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Congress Fails to Pass Border Bill on Immigration Crisis

Updated: Thursday, July 31 2014, 10:49 PM CDT
A revolt leads to a battle in Washington over immigration, as the house
leadership tries to reign a group of it's staunchest conservatives,
which forced a no-vote Thursday on an emergency spending measure that
addresses this country's immigration crisis on it's southern border.

Lawmakers were supposed to begin a five week recess Friday but
were called back for a Friday showdown on immigration.

"This is unfortunately an outcome of a divided government," said Illinois republican congressman Rodney Davis.

Diane Lopez Hughes said, "The lack of an attempt to work together because an election is coming up is a travesty of justice."

Lopez
Hughes is a local immigration activist, who works with several
community groups. She says many of the children and women crossing the
border are fleeing violence in central america.

"We should be
doing something to not blame the children but  help them," said Lopez
Hughes. "I think immigration means hope. It means a way to have a better
future. As a parent, I know i wouldnt' want my children in harm's way."

Two
separate pieces of legislation would send resources to the U.S.-Mexico
border and speed the return of unaccompanied minors crossing the border.

Senators
passed a $3.5 billion emergency spending bill; but many republicans are
opposed. The vote on a separate $659 million bill in the House was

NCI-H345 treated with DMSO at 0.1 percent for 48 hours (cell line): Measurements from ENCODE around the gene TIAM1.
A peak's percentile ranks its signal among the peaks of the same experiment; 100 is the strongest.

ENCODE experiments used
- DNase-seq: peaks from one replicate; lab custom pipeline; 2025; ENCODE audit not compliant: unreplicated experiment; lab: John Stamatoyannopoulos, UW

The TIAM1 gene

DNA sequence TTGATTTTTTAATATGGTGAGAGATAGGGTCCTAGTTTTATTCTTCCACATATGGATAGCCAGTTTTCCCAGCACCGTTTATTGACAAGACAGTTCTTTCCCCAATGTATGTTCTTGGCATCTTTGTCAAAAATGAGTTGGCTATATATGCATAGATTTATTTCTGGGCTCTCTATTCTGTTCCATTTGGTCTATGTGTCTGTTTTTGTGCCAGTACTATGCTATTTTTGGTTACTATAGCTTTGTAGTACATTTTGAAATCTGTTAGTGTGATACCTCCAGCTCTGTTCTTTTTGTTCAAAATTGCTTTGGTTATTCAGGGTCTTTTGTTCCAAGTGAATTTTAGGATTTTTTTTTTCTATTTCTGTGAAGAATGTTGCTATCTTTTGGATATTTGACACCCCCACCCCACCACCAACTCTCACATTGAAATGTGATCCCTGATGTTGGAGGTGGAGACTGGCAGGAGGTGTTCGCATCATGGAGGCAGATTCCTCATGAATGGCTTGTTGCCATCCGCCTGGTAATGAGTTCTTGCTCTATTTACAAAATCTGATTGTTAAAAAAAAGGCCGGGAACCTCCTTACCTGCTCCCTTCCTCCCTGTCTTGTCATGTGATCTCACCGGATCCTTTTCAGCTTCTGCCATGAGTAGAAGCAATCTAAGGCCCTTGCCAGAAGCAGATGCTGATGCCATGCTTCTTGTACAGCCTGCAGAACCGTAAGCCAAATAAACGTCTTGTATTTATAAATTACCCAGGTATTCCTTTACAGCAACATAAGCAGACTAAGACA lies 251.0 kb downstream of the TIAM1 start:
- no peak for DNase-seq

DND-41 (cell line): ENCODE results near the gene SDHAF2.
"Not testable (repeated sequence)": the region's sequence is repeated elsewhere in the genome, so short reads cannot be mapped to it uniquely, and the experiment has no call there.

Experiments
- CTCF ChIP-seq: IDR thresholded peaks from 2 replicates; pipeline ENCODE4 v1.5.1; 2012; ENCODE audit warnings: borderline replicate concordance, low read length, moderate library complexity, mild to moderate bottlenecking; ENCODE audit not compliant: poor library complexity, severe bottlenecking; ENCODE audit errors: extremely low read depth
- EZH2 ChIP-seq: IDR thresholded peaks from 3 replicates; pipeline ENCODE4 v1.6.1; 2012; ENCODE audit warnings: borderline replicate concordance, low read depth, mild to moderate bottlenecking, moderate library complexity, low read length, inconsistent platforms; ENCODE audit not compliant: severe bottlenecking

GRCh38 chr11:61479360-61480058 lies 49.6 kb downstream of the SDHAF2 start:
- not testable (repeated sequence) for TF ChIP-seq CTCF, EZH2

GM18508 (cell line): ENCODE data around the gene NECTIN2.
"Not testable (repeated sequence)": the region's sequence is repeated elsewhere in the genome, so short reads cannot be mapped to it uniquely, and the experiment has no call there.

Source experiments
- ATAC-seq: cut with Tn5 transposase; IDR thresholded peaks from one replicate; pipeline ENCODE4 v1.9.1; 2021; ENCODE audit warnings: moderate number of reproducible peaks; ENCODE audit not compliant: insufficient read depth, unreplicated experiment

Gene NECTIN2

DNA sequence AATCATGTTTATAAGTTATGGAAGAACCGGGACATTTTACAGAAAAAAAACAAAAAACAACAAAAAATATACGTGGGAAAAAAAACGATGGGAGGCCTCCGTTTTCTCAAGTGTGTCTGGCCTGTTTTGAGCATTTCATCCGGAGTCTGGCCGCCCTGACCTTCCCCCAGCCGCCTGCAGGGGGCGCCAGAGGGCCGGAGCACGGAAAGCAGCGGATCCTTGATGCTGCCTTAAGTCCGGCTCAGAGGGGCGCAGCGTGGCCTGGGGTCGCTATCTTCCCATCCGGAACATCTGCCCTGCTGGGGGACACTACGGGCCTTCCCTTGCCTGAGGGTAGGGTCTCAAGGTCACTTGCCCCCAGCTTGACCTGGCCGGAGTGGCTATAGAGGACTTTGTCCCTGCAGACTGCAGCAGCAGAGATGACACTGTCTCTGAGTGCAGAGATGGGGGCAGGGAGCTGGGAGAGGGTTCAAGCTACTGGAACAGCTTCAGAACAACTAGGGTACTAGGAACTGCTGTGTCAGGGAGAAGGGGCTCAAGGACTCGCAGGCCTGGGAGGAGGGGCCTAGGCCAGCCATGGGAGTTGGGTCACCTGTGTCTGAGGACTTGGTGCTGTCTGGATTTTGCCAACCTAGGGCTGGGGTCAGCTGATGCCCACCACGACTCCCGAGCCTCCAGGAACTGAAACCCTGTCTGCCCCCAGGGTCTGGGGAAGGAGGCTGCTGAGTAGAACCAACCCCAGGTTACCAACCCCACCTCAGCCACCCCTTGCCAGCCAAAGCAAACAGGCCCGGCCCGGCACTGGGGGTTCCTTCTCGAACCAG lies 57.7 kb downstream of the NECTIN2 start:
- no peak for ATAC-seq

canceled. Lawmakers are trading blame over their inaction.

Rep.
Davis said, "We need to make sure we address the humanitarian side and
we have to stop the problem. The president frankly has the ability to
stop this itself but has shown no desire to do so and that's why I hope
we can act with a common sense solution out of the house that isn't
going to cost taxpayers 4 billion dollars that he wants indiscriminately
."

Dr. Hinda Seif at UIS researches and teaches about
immigration. She wants lawmakers to focus on the root issue of people
fleeing their countries.

"Rather than only focus on walls, I
think we need to focus on the strong relationships with our southern
neighbors and how to help these governments have stronger social
structures and stronger economies so people will feel safe and secure
staying in their countries," Seif said.

A new poll by the
Associated Press found 53-percent of Americans believe the U.S. has no
moral obligation to offer asylum to people who escape violence or
political persecution. The responses expose a partisan rift with
70-percent of republicans saying the children should not be treated as
refugees, compared with 62 percent of democrats who believe they should.Congress Fails to Pass Border Bill on Immigration Crisis


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